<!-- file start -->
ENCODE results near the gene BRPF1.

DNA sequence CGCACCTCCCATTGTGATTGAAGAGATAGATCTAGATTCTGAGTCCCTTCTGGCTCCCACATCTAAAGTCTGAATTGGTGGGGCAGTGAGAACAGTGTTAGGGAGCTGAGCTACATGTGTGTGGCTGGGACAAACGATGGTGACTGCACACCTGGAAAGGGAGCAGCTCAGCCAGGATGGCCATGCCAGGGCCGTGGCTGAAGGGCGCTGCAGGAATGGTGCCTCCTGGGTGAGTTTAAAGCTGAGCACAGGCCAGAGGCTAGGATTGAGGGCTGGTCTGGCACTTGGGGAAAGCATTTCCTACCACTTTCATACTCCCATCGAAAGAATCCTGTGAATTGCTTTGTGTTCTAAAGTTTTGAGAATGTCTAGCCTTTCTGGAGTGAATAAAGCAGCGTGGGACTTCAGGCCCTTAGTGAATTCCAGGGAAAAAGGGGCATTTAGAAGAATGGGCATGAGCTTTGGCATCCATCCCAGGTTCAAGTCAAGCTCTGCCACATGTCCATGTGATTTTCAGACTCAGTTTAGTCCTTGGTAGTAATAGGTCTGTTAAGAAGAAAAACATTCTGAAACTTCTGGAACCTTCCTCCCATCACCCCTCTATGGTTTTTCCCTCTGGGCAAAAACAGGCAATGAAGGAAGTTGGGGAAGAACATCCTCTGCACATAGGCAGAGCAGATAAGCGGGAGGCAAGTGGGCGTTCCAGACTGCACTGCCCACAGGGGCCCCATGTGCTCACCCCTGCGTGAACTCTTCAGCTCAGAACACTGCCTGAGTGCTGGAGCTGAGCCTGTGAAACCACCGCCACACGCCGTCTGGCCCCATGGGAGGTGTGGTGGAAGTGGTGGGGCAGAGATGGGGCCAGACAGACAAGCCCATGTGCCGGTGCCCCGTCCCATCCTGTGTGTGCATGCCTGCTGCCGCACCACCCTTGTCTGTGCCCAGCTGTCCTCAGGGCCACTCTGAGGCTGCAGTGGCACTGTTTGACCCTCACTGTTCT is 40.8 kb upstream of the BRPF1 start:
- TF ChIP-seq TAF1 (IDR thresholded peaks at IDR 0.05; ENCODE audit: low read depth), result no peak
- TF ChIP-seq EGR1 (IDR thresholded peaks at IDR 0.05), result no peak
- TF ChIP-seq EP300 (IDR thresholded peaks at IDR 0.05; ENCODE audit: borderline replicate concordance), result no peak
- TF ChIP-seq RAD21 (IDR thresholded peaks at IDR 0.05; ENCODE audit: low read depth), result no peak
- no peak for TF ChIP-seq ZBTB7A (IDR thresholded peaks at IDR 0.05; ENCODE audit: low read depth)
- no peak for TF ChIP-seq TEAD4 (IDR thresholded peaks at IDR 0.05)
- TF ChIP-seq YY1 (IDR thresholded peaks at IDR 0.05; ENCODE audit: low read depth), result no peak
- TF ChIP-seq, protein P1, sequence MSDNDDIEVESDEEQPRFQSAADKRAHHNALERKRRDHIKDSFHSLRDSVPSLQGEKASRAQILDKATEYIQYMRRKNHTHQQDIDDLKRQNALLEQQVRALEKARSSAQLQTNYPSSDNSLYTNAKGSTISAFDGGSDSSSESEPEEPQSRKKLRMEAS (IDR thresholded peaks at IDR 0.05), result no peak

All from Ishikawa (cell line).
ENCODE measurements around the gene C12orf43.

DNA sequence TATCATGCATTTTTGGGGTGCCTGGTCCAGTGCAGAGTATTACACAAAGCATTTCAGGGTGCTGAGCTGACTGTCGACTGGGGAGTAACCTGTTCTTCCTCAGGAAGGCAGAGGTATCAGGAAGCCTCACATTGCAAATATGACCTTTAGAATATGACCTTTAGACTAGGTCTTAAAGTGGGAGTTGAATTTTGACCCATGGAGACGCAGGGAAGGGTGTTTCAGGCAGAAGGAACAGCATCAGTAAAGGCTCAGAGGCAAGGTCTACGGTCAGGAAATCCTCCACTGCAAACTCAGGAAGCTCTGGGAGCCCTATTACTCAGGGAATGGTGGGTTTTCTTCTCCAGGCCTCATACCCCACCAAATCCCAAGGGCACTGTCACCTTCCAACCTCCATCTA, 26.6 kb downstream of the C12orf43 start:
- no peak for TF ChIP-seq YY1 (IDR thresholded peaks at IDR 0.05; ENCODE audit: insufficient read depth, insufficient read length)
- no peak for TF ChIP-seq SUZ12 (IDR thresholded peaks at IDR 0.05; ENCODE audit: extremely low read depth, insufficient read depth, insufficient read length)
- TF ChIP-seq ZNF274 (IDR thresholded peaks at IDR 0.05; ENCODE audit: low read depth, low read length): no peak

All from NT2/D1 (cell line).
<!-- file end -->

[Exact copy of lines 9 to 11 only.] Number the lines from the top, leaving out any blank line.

- TF ChIP-seq YY1 (IDR thresholded peaks at IDR 0.05; ENCODE audit: low read depth), result no peak
- TF ChIP-seq, protein P1, sequence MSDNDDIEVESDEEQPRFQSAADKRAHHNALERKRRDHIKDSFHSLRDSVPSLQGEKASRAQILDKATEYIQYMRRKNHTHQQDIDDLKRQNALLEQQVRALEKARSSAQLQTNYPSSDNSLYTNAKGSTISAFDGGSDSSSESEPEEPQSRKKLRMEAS (IDR thresholded peaks at IDR 0.05), result no peak

All from Ishikawa (cell line).